The Six Billion Dollar Pyramid


War is Boring remembers a Cold War story I hadn’t read about since probably high school:

Construction of the Stanley R. Mickelsen Safeguard Complex began in 1970. It was the Safeguard prototype—the first of many such installations. But fear of a new nuclear arms race killed the program before assembly of the first facility was complete.

In 1972, U.S. president Richard Nixon and Soviet premier Leonid Brezhnev signed the Anti-Ballistic Missile treaty.

The ABM treaty limited the number of facilities such as the Stanley R. Mickelsen to two per country. Congress—citing mounting costs—killed a second defense array already under construction in Montana.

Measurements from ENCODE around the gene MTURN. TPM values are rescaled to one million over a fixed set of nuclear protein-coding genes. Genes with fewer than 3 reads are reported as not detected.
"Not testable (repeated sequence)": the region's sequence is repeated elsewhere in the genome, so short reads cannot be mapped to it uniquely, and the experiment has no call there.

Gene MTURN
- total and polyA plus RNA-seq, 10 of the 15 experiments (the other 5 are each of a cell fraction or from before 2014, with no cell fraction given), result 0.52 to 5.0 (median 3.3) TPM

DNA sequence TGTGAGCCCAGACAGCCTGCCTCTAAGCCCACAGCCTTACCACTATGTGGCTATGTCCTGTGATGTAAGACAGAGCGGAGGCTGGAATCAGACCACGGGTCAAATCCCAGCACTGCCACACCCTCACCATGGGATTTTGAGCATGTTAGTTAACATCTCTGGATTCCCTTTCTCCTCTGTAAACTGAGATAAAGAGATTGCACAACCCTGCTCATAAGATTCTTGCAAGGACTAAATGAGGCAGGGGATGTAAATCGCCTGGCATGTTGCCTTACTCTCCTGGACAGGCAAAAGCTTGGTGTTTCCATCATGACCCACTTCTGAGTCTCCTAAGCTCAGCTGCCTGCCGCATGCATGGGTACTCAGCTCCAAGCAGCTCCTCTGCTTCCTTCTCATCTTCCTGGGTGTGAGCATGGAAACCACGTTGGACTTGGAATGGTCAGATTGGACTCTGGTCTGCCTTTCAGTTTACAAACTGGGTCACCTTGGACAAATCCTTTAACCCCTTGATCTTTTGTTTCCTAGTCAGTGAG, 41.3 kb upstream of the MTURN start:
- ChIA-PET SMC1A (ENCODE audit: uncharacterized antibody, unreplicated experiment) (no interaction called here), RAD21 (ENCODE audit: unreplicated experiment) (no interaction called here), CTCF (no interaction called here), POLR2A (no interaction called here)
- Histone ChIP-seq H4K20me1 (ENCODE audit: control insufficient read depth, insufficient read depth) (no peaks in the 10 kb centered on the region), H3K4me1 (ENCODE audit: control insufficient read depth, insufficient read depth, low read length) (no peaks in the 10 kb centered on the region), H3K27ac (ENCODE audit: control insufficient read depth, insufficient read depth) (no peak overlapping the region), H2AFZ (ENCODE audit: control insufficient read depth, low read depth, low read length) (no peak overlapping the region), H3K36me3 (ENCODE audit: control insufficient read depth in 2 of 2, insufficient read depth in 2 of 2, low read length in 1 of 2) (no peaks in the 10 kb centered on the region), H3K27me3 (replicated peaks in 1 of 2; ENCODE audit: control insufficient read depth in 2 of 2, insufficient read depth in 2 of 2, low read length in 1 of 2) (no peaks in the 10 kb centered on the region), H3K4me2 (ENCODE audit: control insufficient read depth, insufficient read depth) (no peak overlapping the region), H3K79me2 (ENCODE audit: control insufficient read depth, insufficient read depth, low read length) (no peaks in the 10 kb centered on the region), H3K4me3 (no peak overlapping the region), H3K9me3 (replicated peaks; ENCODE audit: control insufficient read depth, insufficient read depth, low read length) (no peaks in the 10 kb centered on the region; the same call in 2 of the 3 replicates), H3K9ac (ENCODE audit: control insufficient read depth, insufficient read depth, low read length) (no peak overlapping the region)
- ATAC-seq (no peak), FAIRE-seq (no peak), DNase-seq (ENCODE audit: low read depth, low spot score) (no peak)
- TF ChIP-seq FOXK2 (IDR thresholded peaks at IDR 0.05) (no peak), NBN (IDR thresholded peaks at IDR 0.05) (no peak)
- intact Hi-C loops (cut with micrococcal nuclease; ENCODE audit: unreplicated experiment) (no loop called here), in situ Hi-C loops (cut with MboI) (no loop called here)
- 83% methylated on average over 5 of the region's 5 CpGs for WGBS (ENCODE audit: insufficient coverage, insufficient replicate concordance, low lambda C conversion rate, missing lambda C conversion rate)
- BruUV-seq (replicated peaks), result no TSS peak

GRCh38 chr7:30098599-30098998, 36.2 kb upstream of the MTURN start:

Five years after the initial groundbreaking, the North Dakota complex came to life. The facility operated for a little under 24 hours before Congress pulled the funding and ended the program.


The article notes how much money the Pentagon wasted on the usual cost overruns. I’m no defender of Pentagon waste — I’ve called our procurement system “broken” on far more than one occasion — but the real waste here might have been political, not military.

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